Comparing conventional and green fracturing fluids by chemical characterisation and effect-based screening
“There is public and scientific concern about air, soil and water contamination and possible adverse environmental and human health effects as a result of hydraulic fracturing activities. The use of greener chemicals in fracturing fluid aims to mitigate these effects.
This study compares fracturing fluids marketed as either ‘conventional’ or ‘green’, as assessed by their chemical composition and their toxicity in bioassays. Chemical composition was analysed via non-target screening using liquid chromatography – high resolution mass spectrometry, while toxicity was evaluated by the Ames fluctuation test to assess mutagenicity and CALUX reporter gene assays to determine specific toxicity.
Overall, the results do not indicate that the ‘green’ fluids are less harmful than the ‘conventional’ ones. First, there is no clear indication that the selected green fluids contain chemicals present at lower concentrations than the selected conventional fluids. Second, the predicted environmental fate of the identified compounds does not seem to be clearly distinct between the ‘green’ and ‘conventional’ fluids, based on the available data for the top five chemicals based on signal intensity that were tentatively identified. Furthermore, Ames fluctuation test results indicate that the green fluids have a similar genotoxic potential than the conventional fluids. Results of the CALUX reporter gene assays add to the evidence that there is no clear difference between the green and conventional fluids. These results do not support the claim that currently available and tested green-labeled fracturing fluids are environmentally more friendly alternatives to conventional fracturing fluids.”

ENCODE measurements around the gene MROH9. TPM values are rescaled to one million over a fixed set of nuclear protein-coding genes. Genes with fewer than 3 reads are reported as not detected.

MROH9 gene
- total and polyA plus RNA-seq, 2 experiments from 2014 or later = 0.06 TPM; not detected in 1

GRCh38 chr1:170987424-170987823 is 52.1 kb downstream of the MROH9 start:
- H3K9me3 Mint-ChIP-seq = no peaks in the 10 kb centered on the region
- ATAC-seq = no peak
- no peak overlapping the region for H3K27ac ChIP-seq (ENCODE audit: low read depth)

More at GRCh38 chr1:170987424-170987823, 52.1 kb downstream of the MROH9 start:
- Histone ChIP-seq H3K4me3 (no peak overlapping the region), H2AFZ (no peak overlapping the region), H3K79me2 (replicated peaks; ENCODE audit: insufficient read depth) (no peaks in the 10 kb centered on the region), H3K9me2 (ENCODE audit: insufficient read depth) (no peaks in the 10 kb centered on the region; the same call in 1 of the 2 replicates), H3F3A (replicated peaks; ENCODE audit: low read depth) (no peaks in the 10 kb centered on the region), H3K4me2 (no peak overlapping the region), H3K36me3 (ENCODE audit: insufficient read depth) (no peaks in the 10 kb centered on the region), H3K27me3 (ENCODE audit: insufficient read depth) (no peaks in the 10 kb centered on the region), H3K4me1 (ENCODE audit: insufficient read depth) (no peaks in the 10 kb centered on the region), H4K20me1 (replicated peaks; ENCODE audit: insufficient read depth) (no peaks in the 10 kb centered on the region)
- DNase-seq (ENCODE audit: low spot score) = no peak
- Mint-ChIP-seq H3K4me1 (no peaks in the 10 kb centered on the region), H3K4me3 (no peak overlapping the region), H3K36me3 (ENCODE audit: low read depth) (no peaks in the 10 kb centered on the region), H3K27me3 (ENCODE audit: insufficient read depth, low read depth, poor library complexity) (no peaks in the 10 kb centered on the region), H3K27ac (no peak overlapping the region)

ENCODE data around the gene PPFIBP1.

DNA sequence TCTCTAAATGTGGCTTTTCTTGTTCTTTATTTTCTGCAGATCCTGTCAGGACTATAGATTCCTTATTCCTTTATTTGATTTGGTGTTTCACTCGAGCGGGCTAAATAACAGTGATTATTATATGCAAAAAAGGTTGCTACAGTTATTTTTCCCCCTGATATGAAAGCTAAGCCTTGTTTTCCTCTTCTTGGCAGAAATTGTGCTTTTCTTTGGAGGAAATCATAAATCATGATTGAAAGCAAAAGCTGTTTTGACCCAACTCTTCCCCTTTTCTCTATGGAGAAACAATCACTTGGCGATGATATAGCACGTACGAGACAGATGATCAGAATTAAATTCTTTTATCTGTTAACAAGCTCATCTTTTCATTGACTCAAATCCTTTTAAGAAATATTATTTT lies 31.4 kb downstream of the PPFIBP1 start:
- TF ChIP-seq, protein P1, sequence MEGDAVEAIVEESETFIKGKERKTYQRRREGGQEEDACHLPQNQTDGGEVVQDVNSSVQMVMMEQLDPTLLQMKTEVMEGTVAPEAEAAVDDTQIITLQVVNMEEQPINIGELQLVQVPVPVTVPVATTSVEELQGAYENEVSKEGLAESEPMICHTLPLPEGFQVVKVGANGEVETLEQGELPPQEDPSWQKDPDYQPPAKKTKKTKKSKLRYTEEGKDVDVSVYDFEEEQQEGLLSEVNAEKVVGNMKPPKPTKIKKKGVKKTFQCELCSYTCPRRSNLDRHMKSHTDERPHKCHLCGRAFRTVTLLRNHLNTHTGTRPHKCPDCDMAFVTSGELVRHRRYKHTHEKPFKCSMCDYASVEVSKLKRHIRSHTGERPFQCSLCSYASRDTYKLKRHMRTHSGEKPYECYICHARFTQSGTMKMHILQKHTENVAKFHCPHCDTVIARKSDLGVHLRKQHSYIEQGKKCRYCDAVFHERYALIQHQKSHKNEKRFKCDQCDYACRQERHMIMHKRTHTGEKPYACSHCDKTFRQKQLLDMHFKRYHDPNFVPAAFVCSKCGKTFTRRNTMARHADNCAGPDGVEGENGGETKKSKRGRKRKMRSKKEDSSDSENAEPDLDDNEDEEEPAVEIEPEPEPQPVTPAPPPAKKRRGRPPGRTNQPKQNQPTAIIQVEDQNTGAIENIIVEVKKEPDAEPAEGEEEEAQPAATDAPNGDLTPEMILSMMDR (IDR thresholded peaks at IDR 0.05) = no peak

(Citation: Faber, A.H., Brunner, A.M., Dingemans, M.M.L., et.al. – Comparing conventional and green fracturing fluids by chemical characterisation and effect-based screening – Science of the Total Environment 794(2021)art. no. 148727 – DOI: 10.1016/j.scitotenv.2021.148727 – (Open Access))
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